From last minute impulse buying at the grocery store to the way we treat the environment, it goes without saying that we are sometimes prone to making decisions that are not in our own best interest. Sometimes we know intellectually that these decisions won’t ultimately make our lives better, while other choices we make out of a lack of awareness about the consequences. According to the authors of Nudge, Cass Sunstein and Richard Thaler, this is part of our humanity. We make mistakes that do not improve our lives due to natural biases. We are simply susceptible to these kinds of lapses as humans, and this has interesting consequences for politics and the individual. Ultimately Sunstein and Thaler propose an outlook that starts from that premise: we will err, so how can things be designed so as to ensure the best result for ourselves? Through analyzing how we approach decisions, we can arrange our environment in a way that is conducive to choosing things that will benefit ourselves and our communities in the long term. This kind of “choice architecture” is the “nudge” to which the title refers. Crucially, it does not remove freedom of choice in these scenarios, but looks to creating situations in which we are more likely to choose those things will make our lives better.
In his new book, Why Nudge?, Sunstein — professor and former Obama administration official — takes this approach further to defend and clarify how we can embrace about this kind of paternalism. He admits that the concept of paternalism is sometimes controversial. “Paternalism stirs strong emotions,” he writes. “Many people abhor it. They think that human beings should be able to go their own way, even if they end up in a ditch.” Why Nudge explains how we can responsibly approach guiding people toward more beneficial choices, and how the effects of those healthy choices spread through the community. Sunstein takes issue with John Stuart Mill’s Harm Principle that asserts, “the only purpose for which power may be rightfully exercised over any member of a civilized community, against his will, is to prevent harm to others.” That is, an individual’s own well-being is not a good enough reason to limit his or her autonomy. Yet Sunstein shows how we can honor people’s freedom while taking into account their tendency to veer from what would help them.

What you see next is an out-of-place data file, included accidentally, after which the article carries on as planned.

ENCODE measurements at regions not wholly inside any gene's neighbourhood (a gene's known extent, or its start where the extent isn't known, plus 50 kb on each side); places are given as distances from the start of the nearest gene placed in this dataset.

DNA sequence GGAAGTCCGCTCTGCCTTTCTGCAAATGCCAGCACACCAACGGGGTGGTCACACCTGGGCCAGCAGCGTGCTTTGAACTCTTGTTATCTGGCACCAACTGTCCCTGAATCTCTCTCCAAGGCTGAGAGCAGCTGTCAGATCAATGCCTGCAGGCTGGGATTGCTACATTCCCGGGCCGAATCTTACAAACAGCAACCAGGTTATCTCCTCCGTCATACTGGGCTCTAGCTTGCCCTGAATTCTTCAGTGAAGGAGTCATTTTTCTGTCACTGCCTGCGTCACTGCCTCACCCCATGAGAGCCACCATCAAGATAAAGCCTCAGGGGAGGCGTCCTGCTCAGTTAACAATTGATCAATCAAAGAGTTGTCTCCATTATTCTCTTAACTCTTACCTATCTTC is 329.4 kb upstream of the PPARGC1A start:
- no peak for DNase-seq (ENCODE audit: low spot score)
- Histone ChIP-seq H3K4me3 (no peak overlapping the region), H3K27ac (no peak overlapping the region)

In short, Sunstein demonstrates that “in certain contexts, people are prone to error, and paternalistic interventions would make their lives go better.” Sunstein also acknowledges the limits of paternalism. One such issue is simply the diversity of human lives; what is “good” for one person at one time is not necessarily good for the other and one size does not fit all. Still, he notes the way in which being required to wear a seatbelt, or being disallowed from texting while driving applies to the welfare of the majority of the population, no matter how diverse. Indeed, Sunstein does not dismiss Mill’s argument on all grounds, rather he seeks to show how it is not always right, that indeed there are times where paternalistic interventions are a preferable option and should thus be considered.